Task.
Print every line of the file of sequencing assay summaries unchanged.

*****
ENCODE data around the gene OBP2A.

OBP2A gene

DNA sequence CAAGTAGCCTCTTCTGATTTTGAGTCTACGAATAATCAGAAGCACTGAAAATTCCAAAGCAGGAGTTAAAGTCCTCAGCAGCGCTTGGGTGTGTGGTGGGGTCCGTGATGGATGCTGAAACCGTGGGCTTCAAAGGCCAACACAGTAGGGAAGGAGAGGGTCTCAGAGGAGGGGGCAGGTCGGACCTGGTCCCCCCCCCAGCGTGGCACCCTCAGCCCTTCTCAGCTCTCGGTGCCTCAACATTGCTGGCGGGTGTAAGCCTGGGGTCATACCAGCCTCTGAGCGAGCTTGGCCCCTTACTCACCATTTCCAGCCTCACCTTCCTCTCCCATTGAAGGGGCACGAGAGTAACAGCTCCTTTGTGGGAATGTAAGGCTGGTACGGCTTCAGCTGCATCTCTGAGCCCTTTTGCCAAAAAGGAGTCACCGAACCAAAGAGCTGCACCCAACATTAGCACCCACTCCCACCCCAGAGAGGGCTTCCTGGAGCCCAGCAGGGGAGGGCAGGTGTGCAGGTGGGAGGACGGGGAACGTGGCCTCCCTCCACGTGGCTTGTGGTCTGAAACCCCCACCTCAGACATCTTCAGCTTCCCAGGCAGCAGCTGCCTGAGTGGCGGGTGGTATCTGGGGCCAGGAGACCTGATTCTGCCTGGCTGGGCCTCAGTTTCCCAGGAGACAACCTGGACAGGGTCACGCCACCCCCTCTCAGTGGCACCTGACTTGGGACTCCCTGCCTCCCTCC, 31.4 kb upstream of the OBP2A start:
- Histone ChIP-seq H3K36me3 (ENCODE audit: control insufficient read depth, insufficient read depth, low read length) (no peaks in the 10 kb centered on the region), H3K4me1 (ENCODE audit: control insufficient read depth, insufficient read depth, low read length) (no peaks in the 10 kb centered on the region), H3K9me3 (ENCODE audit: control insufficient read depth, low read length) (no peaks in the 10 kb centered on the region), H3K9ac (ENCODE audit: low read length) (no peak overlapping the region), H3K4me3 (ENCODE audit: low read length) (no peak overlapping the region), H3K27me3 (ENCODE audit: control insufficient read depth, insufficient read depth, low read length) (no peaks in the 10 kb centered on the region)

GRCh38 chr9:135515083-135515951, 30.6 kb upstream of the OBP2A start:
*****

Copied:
ENCODE data around the gene OBP2A.

OBP2A gene

DNA sequence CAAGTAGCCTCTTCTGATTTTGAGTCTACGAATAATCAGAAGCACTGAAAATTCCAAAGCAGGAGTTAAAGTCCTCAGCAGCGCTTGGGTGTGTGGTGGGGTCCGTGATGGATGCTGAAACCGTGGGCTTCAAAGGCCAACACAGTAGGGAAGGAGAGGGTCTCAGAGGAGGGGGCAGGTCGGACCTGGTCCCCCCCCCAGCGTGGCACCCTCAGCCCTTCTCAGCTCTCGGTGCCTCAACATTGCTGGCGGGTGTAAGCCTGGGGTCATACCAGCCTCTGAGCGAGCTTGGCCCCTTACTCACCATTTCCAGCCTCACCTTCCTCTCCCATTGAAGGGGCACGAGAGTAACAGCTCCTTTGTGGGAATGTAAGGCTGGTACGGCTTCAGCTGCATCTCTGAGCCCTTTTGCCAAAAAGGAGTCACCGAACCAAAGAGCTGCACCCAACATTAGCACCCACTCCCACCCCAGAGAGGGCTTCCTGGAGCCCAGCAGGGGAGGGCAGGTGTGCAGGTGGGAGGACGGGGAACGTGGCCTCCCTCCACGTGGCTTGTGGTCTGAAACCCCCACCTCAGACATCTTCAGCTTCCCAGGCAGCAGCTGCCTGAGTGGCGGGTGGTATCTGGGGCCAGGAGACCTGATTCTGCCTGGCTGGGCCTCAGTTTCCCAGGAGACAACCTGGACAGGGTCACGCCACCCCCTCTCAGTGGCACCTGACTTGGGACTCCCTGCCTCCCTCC, 31.4 kb upstream of the OBP2A start:
- Histone ChIP-seq H3K36me3 (ENCODE audit: control insufficient read depth, insufficient read depth, low read length) (no peaks in the 10 kb centered on the region), H3K4me1 (ENCODE audit: control insufficient read depth, insufficient read depth, low read length) (no peaks in the 10 kb centered on the region), H3K9me3 (ENCODE audit: control insufficient read depth, low read length) (no peaks in the 10 kb centered on the region), H3K9ac (ENCODE audit: low read length) (no peak overlapping the region), H3K4me3 (ENCODE audit: low read length) (no peak overlapping the region), H3K27me3 (ENCODE audit: control insufficient read depth, insufficient read depth, low read length) (no peaks in the 10 kb centered on the region)

GRCh38 chr9:135515083-135515951, 30.6 kb upstream of the OBP2A start: